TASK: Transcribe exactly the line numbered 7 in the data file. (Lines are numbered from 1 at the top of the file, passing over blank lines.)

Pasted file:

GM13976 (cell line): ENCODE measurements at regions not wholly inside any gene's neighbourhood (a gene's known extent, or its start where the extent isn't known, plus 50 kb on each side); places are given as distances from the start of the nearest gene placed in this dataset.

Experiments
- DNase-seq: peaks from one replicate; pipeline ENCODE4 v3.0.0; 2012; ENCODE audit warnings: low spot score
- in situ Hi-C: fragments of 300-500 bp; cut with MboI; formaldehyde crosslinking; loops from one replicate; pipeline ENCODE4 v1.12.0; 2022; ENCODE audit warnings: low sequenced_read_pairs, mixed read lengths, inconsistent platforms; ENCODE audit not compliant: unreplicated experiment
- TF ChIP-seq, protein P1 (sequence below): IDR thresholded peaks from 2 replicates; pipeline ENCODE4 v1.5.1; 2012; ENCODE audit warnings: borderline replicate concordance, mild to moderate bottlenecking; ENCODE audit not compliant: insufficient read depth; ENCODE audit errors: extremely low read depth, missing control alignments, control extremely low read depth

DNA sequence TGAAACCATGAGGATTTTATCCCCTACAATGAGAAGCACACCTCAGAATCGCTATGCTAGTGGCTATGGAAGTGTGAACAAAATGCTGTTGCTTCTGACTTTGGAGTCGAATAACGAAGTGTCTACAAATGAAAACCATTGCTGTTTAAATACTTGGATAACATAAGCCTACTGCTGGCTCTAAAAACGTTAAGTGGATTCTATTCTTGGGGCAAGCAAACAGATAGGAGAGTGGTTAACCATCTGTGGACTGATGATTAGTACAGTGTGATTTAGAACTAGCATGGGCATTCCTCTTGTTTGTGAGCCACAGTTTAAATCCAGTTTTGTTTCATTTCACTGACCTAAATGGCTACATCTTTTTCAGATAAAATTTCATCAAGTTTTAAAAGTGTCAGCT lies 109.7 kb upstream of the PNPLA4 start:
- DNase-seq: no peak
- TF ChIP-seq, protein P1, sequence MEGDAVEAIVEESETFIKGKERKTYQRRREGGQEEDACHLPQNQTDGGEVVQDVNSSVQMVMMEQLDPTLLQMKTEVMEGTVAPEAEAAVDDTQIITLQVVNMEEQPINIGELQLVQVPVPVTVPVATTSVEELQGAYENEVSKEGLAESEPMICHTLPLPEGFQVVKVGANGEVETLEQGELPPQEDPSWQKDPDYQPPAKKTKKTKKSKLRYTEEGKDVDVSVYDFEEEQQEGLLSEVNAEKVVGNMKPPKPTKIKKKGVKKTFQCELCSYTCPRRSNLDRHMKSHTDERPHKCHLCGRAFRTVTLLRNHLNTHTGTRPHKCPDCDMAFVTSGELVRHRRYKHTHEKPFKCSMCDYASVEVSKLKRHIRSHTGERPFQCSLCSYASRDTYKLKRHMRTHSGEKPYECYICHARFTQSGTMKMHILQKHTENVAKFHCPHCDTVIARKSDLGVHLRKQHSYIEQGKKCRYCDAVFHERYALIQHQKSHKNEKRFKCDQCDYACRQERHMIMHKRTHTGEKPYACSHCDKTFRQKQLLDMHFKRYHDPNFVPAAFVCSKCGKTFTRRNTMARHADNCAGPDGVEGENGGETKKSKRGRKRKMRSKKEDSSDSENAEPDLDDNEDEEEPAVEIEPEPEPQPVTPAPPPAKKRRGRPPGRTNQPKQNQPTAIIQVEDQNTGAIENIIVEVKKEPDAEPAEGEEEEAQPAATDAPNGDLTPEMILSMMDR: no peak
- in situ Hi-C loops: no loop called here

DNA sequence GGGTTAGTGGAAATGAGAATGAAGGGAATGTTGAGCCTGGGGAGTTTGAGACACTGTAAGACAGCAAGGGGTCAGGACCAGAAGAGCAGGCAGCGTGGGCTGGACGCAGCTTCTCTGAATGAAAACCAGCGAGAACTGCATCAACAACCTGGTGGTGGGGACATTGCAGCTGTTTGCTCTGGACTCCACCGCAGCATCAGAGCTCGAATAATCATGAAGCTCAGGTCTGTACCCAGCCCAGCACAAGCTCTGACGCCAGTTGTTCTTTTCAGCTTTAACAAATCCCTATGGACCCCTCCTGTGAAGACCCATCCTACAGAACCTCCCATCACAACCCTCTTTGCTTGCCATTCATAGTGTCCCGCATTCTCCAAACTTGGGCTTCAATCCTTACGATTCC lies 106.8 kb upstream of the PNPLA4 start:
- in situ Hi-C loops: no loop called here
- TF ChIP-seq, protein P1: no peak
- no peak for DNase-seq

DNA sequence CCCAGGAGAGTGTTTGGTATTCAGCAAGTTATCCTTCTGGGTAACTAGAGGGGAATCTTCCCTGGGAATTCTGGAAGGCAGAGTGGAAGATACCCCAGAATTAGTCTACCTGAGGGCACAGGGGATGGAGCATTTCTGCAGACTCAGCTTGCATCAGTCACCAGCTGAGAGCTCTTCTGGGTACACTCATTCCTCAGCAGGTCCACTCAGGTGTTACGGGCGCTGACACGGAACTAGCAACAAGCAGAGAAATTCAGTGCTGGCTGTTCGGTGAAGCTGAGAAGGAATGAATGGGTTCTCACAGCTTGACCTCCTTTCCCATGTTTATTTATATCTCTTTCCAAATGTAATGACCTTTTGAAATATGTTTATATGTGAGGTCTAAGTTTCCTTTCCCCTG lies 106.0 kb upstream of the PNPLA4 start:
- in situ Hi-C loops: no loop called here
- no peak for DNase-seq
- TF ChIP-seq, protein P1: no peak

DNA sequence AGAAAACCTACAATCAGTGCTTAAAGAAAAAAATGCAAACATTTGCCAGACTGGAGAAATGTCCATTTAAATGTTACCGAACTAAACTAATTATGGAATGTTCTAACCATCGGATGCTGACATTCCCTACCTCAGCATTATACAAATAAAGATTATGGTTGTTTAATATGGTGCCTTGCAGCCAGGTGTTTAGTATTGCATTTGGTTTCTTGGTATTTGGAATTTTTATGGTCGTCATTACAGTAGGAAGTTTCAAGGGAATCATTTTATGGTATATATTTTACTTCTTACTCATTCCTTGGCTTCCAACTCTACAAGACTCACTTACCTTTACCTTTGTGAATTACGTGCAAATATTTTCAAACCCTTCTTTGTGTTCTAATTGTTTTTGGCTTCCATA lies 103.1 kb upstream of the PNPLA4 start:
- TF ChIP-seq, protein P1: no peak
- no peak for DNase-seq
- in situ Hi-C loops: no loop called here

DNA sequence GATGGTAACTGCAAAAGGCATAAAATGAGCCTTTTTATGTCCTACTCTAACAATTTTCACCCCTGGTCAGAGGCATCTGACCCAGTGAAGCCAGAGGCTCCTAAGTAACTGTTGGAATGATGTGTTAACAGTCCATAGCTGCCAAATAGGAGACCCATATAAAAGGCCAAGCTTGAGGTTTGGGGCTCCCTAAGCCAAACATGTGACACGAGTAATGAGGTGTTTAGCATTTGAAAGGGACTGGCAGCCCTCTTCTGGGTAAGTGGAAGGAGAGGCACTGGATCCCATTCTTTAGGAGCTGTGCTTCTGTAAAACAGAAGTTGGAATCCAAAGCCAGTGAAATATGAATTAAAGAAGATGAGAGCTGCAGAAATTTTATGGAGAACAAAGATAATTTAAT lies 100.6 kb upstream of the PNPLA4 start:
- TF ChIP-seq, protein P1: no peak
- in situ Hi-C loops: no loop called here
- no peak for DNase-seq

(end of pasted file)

- DNase-seq: no peak